Channelpedia

PubMed 21411724


Referenced in Channelpedia wiki pages of: none

Automatically associated channels: Kir2.1



Title: Endothelial progenitor cells functionally express inward rectifier potassium channels.

Authors: Sung-Soo Jang, Jonghanne Park, Sung Won Hur, Yun Hwa Hong, Jin Hur, Jong Hee Chae, Seung Ki Kim, Jun Kim, Hyo-Soo Kim, Sang Jeong Kim

Journal, date & volume: Am. J. Physiol., Cell Physiol., 2011 Jul , 301, C150-61

PubMed link: http://www.ncbi.nlm.nih.gov/pubmed/21411724


Abstract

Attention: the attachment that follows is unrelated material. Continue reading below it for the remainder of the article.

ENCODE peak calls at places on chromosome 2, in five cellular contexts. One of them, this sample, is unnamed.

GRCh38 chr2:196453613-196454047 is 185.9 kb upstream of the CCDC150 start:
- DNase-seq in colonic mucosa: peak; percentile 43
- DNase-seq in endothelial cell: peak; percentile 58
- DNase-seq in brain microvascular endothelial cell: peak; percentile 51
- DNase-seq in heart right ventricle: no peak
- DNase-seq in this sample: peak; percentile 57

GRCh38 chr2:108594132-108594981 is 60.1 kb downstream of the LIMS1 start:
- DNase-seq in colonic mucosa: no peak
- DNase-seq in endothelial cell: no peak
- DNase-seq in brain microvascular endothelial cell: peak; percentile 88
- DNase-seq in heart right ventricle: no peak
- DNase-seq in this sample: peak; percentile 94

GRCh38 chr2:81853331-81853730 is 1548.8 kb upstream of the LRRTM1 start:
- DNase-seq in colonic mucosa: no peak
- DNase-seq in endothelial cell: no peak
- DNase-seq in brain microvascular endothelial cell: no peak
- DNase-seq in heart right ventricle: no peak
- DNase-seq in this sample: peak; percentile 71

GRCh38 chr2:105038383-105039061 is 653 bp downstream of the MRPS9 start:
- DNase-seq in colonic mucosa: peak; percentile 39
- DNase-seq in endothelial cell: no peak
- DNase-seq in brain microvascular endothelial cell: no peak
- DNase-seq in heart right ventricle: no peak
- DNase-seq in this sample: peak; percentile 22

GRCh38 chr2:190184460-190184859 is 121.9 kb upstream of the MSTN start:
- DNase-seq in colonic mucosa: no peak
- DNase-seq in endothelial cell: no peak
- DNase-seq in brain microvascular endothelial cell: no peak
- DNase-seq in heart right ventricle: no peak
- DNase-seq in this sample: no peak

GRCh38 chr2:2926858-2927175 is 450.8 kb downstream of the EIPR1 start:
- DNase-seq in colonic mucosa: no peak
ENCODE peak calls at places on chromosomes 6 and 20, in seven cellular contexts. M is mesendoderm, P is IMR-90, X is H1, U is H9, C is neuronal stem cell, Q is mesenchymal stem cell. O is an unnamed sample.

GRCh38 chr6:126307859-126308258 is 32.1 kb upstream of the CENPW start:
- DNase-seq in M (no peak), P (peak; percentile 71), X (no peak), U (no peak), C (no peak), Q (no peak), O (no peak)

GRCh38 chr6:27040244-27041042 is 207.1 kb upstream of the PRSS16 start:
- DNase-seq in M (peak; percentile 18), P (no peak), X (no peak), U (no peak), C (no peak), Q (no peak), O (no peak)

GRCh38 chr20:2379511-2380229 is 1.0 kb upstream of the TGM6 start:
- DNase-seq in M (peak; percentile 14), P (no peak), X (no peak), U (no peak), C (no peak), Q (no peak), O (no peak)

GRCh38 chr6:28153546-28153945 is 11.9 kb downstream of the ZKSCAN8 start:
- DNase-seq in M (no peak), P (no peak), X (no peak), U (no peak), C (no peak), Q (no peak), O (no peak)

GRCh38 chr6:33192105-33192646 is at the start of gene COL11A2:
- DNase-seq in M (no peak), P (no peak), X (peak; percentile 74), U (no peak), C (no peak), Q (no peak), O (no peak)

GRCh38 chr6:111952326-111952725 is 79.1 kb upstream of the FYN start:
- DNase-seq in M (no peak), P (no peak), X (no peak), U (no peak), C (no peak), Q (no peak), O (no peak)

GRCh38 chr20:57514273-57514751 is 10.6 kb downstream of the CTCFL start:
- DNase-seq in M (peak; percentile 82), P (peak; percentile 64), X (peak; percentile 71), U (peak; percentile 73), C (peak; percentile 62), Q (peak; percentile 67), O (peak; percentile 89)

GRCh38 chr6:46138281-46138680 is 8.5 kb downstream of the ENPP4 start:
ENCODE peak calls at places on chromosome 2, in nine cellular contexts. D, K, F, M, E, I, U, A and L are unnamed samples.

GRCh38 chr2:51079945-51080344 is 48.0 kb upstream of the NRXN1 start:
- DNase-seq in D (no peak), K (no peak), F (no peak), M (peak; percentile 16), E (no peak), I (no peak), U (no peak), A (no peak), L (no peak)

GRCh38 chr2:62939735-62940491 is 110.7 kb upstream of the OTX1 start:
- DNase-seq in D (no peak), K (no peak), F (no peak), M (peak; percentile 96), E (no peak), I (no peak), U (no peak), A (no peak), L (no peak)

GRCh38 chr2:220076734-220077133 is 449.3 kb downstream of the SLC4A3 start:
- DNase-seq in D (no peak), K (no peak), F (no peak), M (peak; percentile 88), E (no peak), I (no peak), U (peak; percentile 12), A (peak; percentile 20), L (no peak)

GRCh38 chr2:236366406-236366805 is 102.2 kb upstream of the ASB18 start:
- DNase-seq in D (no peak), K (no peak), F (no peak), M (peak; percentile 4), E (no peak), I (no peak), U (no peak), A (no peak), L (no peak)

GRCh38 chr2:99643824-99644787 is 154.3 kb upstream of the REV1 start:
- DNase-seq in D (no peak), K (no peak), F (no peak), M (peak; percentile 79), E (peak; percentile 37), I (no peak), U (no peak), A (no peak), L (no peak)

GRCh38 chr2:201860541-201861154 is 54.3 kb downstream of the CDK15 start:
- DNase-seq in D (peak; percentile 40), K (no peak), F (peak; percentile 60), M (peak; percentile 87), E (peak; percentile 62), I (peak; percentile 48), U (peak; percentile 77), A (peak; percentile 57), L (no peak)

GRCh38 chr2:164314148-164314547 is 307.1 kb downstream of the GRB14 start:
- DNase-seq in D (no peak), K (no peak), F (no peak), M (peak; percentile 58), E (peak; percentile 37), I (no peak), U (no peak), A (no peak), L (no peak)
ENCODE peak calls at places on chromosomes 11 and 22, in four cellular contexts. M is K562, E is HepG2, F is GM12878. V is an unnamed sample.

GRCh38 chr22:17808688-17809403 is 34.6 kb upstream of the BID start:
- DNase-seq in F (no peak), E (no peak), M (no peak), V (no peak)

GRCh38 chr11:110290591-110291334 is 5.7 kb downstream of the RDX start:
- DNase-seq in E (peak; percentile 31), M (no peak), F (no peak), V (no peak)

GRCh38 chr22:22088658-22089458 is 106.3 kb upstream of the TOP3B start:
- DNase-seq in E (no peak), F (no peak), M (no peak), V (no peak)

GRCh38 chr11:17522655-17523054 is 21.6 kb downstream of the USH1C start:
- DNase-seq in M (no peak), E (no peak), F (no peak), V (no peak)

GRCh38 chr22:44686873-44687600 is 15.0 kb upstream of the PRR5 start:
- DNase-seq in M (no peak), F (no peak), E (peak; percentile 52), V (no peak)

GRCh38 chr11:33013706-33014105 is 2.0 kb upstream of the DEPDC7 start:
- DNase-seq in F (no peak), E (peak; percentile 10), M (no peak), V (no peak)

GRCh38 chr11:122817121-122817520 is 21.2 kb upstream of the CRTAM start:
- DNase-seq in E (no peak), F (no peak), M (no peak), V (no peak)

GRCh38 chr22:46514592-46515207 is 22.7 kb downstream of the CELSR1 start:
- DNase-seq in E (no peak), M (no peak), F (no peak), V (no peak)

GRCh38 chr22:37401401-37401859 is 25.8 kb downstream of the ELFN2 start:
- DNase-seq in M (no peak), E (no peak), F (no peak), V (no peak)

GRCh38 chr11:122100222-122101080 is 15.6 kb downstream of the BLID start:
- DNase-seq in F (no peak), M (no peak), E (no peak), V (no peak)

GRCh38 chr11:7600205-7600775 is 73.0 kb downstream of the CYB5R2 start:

Since the first isolation of endothelial progenitor cells (EPCs) from human peripheral blood in 1997, many researchers have conducted studies to understand the characteristics and therapeutic effects of EPCs in vascular disease models. Nevertheless, the electrophysiological properties of EPCs have yet to be clearly elucidated. The inward rectifier potassium channel (Kir) performs a major role in controlling the membrane potential and cellular events. Here, via the whole cell patch-clamp technique, we found inwardly rectifying currents in EPCs and that these currents were inhibited by Ba(2+) (100 μM) and Cs(+) (1 mM), known as Kir blockers, in a dose-dependent manner (Ba(2+), 91.2 ± 1.4% at -140 mV and Cs(+), 76.1 ± 6.9% at -140 mV, respectively). Next, using DiBAC(3), a fluorescence indicator of membrane potential, we verified that Ba(2+) induced an increase of fluorescence in EPCs (10 μM, 123 ± 2.8%), implying the depolarization of EPCs. At the mRNA and protein levels, we confirmed the existence of several Kir subtypes, including Kir2.x, 3.x, 4.x, and 6.x. In a functional experiment, we observed that, in the presence of Ba(2+), the number of tubes on Matrigel formed by EPCs was dose-dependently reduced (10 μM, 62.3 ± 6.5%). In addition, the proliferation of EPCs was increased in a dose-dependent fashion (10 μM, 157.9 ± 17.4%), and specific inhibition of Kir2.1 by small interfering RNA also increased the proliferation of EPCs (116.2 ± 2.5%). Our results demonstrate that EPCs express several types of Kir which may modulate the endothelial function and proliferation of EPCs.